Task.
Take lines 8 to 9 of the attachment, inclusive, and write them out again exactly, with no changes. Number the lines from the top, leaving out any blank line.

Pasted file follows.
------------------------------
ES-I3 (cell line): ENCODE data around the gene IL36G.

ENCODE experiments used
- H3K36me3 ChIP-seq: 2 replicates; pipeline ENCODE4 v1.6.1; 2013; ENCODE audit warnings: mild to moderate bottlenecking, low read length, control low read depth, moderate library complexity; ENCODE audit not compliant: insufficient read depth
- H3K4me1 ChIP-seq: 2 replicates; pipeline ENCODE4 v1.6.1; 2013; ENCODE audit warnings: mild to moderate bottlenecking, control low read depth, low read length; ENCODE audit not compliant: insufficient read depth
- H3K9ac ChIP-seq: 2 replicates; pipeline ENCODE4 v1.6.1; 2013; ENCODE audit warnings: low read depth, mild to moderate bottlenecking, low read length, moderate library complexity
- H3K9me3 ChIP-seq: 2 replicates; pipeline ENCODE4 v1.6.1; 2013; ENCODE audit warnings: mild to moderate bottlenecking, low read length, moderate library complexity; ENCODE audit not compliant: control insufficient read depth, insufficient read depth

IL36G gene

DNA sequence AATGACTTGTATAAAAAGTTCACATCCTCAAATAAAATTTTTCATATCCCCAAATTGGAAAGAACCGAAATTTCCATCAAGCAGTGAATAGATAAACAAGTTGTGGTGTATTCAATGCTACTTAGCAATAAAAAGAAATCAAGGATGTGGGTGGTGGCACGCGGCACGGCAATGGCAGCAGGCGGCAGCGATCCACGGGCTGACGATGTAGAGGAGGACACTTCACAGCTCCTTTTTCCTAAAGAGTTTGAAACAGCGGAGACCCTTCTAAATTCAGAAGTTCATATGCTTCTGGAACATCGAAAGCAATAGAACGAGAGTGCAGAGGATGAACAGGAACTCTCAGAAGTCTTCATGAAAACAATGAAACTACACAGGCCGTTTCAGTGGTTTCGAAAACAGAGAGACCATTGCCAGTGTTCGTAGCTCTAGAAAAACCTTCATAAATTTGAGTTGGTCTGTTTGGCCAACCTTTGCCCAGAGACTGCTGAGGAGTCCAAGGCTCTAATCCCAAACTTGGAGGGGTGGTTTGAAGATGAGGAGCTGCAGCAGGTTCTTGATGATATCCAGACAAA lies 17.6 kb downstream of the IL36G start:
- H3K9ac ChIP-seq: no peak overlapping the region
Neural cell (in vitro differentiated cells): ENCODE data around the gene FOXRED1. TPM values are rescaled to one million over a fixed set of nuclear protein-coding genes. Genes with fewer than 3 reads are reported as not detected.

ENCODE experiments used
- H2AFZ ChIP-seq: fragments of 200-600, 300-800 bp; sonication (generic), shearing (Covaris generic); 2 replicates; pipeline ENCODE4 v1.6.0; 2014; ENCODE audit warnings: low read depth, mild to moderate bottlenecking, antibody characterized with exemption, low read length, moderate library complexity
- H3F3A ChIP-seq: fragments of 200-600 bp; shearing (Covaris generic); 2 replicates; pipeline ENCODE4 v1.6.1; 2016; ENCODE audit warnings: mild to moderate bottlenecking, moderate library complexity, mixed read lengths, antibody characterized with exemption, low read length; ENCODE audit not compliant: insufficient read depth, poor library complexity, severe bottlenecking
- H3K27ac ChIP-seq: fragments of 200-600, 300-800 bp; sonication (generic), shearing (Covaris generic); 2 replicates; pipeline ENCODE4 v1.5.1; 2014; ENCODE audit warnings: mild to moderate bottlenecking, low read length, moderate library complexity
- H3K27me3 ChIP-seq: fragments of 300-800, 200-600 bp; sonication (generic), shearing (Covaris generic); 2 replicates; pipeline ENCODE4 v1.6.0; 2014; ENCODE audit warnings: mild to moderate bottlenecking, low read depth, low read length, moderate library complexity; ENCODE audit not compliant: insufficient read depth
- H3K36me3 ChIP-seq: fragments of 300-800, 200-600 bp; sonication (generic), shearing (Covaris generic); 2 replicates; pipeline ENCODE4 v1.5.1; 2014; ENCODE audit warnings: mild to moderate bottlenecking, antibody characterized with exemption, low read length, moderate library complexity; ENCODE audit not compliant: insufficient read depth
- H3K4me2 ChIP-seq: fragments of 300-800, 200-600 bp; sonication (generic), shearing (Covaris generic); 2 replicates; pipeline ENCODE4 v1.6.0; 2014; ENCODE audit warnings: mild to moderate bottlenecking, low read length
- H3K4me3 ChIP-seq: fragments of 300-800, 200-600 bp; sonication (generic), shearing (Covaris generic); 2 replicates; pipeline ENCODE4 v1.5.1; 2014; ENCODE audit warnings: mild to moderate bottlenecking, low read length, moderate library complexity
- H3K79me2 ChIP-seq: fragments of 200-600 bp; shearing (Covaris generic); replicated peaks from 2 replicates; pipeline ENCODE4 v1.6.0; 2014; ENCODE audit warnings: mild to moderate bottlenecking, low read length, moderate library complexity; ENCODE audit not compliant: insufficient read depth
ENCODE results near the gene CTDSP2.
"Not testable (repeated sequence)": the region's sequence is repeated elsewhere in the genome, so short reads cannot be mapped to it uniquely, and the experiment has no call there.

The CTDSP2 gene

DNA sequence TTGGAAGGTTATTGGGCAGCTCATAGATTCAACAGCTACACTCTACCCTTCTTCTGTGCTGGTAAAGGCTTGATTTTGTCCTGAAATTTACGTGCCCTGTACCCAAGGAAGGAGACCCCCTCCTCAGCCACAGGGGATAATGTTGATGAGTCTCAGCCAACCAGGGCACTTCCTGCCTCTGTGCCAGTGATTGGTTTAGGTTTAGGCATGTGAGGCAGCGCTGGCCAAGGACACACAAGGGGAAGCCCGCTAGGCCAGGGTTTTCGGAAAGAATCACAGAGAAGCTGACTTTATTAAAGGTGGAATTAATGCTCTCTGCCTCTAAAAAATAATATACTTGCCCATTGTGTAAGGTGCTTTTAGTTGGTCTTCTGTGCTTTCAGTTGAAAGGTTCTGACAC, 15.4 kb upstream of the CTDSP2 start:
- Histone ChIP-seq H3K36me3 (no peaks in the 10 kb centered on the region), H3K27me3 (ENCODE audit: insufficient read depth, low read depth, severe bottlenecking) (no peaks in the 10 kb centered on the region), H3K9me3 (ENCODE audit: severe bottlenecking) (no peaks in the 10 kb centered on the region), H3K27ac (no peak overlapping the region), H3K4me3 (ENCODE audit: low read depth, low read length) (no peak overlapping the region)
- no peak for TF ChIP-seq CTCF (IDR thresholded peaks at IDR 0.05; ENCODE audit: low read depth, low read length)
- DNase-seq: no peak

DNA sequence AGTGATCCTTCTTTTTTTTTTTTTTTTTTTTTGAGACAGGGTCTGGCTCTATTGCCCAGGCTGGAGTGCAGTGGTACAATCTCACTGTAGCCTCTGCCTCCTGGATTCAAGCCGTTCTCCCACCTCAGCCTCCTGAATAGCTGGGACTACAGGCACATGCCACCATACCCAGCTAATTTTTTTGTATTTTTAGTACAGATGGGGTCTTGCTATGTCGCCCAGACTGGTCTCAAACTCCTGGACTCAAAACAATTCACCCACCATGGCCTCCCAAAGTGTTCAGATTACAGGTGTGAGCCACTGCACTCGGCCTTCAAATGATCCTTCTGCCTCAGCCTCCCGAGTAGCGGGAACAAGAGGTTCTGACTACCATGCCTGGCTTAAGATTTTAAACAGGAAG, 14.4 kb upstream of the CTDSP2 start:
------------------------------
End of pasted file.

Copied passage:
DNA sequence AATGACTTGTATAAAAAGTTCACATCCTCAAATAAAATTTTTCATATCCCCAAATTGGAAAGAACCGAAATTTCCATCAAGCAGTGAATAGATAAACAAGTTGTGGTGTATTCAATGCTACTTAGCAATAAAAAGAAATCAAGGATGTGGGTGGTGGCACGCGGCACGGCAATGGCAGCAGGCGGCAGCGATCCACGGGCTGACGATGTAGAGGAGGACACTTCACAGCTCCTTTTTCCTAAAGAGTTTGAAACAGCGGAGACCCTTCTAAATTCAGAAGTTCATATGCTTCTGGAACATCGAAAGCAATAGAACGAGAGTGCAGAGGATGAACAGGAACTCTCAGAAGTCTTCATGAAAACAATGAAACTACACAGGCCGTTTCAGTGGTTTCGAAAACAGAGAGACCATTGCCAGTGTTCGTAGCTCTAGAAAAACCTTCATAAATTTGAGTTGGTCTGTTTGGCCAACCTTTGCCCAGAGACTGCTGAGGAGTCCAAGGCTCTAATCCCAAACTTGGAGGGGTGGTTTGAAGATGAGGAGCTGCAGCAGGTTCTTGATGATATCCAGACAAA lies 17.6 kb downstream of the IL36G start:
- H3K9ac ChIP-seq: no peak overlapping the region